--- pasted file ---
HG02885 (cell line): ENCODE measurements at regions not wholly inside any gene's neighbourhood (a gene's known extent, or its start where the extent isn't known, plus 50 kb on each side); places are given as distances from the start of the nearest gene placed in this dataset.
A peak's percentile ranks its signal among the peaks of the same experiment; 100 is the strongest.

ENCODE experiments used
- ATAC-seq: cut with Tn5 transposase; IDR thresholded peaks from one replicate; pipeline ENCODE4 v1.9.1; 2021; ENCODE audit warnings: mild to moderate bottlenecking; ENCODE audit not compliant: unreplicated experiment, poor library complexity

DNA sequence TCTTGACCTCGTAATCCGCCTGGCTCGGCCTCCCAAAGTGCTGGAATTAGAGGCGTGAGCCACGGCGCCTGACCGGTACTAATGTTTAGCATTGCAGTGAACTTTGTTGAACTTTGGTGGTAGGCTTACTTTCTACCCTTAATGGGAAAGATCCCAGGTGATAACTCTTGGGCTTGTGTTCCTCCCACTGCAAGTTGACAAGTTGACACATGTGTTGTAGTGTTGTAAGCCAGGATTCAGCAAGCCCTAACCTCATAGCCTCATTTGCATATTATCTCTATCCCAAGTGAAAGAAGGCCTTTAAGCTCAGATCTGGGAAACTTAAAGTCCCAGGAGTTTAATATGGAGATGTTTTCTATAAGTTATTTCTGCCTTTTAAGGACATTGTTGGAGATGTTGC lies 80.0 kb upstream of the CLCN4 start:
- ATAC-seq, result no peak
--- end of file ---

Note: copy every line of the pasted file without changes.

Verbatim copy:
HG02885 (cell line): ENCODE measurements at regions not wholly inside any gene's neighbourhood (a gene's known extent, or its start where the extent isn't known, plus 50 kb on each side); places are given as distances from the start of the nearest gene placed in this dataset.
A peak's percentile ranks its signal among the peaks of the same experiment; 100 is the strongest.

ENCODE experiments used
- ATAC-seq: cut with Tn5 transposase; IDR thresholded peaks from one replicate; pipeline ENCODE4 v1.9.1; 2021; ENCODE audit warnings: mild to moderate bottlenecking; ENCODE audit not compliant: unreplicated experiment, poor library complexity

DNA sequence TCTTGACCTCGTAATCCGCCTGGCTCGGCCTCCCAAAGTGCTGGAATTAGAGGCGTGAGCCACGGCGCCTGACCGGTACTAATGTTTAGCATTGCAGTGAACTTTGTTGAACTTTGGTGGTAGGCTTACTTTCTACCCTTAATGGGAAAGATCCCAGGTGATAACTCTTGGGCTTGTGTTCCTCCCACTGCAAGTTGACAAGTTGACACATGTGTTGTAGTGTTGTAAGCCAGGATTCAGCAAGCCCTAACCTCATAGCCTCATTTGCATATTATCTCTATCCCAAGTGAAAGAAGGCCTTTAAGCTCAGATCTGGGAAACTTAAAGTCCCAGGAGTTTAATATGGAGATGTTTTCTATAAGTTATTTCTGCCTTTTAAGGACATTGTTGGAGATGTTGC lies 80.0 kb upstream of the CLCN4 start:
- ATAC-seq, result no peak